Diocese with building site

Diocese with building site

There is a lot of coming and going on Limburg Cathedral Hill these days: directly opposite the cathedral, the new "Diocesan Center St. Peter" is taking up residence. The "St. Nicholas" building is gradually taking shape, the official residence of the Limburg bishop and a meeting place all in one. And the subject of sometimes heated discussions that even made headlines nationwide.

Outraged citizens railed against the bulky and pompous style of the building, and critics spoke of a high-security wing in the style of Fort Knox – until the news magazine "Spiegel" jumped on the bandwagon at the end of 2010, and saw the whole project as an example of an allegedly high-handed and authoritarian course of the Limburg bishop Franz-Peter Tebartz-van Elst – without making it clear that the decision in favor of the project was made by the bishop of Limburg, Franz-Peter Tebartz-van Elst, that the decision in favor of the project had already been made by the Limburg cathedral chapter at the beginning of 2007 and thus before Tebartz-van Elst took office.

It is noticeable to those responsible that these debates have inflicted many a wound. With a little distance, many accusations can be refuted, as becomes clear during an inspection with architect Michael Frielinghaus and diocesan architect Tilmann Staudt. Almost every large city is faced with the problem of putting historic properties to a sensible use and getting developers to rise to the challenge, explains Frielinghaus. "Against this background, what the diocese is doing here is exemplary." This may sound like self-promotion – but as president of the Association of German Architects (BDA), Frielinghaus should have plenty of opportunities for comparison.

Turbulent and less transparent at Begi
While walking across the roughly 1.In addition, the new site, which covers an area of around 1,000 square meters, makes it easier to understand why the original budget of 5.5 million euros will probably not be met after all. The "unbelievably complex construction measures" of which Diozesanbaumeister Staudt speaks include not only the costly renovation of the "Alte Vikarie" (old vicarage) – a half-timbered house around 500 years old that was temporarily in danger of collapsing – and the former sexton's house from 1904. Also included is an architecturally ambitious new building including a chapel. And all this on a rocky and rugged building site, which is also partially enclosed by a medieval wall of quarry stone.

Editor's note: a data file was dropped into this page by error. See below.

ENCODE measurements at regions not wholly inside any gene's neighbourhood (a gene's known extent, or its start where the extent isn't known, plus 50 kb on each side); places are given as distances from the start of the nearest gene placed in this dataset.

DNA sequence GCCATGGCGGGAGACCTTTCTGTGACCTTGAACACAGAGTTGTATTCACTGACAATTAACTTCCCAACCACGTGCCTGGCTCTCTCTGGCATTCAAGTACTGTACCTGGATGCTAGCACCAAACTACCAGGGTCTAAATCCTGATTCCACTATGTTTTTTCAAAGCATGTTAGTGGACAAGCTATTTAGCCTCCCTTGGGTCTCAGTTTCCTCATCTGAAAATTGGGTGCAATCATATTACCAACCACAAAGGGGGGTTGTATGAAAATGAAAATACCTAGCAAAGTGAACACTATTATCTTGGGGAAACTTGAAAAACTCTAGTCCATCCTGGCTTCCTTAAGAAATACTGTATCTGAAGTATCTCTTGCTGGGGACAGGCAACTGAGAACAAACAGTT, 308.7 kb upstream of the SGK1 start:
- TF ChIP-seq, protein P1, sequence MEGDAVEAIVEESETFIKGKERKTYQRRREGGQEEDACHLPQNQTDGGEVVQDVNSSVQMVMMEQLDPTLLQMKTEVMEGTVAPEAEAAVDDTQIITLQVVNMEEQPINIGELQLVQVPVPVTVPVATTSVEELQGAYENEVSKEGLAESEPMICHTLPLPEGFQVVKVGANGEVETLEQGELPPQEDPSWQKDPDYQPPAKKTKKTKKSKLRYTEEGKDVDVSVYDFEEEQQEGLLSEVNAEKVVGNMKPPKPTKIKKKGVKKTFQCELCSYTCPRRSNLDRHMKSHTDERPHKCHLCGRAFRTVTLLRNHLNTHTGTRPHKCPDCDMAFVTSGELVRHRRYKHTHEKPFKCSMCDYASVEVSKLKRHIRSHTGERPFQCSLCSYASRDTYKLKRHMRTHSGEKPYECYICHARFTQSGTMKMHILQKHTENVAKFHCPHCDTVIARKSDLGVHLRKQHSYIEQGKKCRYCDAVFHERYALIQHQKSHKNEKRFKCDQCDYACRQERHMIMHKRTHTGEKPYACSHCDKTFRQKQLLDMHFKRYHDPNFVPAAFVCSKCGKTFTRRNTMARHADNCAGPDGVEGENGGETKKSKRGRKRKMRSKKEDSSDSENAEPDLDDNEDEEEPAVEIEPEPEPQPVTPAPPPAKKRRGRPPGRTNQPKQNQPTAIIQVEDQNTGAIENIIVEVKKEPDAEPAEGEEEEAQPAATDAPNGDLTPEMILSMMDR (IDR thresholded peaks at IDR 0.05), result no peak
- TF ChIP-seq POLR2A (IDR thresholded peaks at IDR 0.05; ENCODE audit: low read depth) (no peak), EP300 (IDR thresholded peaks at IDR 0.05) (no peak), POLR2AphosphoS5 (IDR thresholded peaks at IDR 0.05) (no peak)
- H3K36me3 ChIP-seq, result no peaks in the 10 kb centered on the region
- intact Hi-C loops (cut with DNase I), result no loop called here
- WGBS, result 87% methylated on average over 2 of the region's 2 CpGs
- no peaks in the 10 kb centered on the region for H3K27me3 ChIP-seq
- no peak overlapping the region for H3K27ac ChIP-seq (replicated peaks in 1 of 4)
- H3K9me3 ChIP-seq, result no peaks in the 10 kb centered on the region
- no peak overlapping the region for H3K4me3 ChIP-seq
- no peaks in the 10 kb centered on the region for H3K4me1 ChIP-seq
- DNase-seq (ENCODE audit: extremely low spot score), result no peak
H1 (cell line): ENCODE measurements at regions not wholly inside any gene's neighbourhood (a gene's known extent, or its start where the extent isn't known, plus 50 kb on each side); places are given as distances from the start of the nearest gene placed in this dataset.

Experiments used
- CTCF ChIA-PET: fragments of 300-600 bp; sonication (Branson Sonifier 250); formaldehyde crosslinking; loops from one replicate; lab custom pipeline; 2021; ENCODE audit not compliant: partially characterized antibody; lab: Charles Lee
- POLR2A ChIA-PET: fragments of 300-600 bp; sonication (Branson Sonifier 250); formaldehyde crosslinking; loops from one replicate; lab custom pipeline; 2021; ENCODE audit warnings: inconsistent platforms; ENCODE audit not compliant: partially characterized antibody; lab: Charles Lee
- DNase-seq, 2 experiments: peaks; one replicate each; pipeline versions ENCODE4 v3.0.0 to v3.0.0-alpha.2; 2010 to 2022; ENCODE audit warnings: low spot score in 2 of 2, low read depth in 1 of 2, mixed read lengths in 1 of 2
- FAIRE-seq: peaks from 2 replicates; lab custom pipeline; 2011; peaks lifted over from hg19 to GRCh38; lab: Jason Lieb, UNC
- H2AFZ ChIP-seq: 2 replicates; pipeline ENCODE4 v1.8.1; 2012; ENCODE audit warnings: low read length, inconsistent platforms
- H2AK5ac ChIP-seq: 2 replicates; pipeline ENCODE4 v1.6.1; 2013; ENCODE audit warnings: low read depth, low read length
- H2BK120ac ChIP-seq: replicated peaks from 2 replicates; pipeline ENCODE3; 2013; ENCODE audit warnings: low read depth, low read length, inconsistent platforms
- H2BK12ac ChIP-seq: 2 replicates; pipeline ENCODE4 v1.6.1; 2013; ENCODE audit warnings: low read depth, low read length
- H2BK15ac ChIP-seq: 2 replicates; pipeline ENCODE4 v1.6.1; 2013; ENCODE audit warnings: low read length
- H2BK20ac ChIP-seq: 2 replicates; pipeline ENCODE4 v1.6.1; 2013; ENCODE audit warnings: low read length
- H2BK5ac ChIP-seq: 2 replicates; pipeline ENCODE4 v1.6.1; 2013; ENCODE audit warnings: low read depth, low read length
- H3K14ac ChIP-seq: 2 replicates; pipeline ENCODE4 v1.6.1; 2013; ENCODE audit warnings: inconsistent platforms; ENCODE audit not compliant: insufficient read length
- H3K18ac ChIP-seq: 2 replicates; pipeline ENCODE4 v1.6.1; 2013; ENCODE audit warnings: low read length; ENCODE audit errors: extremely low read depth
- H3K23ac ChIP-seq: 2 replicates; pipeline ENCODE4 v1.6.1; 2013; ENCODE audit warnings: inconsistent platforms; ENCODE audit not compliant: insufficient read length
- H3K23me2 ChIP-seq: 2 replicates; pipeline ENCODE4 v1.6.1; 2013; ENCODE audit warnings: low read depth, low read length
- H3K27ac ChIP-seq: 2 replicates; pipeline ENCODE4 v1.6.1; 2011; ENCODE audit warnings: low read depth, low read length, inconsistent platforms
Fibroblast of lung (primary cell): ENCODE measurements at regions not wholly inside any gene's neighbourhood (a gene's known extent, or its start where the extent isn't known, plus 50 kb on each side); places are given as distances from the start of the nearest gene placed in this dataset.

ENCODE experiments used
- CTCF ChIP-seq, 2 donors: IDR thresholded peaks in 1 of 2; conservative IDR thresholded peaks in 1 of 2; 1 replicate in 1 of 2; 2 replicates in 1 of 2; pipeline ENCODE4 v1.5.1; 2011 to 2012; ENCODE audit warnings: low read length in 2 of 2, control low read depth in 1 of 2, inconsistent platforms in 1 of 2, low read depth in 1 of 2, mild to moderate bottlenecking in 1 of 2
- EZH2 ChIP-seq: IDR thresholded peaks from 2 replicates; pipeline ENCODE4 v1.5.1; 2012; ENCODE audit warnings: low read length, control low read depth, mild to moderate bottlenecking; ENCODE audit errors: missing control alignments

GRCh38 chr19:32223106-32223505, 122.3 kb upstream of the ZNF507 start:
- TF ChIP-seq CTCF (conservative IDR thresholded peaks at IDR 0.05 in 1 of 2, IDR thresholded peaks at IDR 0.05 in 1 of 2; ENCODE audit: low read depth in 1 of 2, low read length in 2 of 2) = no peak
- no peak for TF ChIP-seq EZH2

Archaeologists and preservationists were and are involved in the work, as are craftsmen and subcontractors from the region, who are installing clay clinker from the Westerwald region according to the old model or covering the roof of the vicarage with Mosel slate. The sometimes difficult process can also be seen in a positive light, as architect Frielinghaus sums up: "As the result of interdisciplinary cooperation." Finally, as for criticism of the size or furnishings of the rooms intended for the bishop, those responsible point, by way of example, to 120 square meters of private living space – "without a garden, whirlpool or sauna" – and the 60-square-meter, simply furnished chapel – "more of a devotional room".

So why all the fuss? It is probably related to the initial phase of the large-scale project, which was turbulent and lacked transparency – and also occurred at a time when the diocese was forced to announce massive austerity measures. "Today, such a decision-making process would be communicated quite differently," those involved concede. In addition, the bishop, who calls the project "necessary and right," is not always easy for journalists to reach. Perhaps this sometimes somewhat difficult way of dealing with the public is the real construction site of the diocese.

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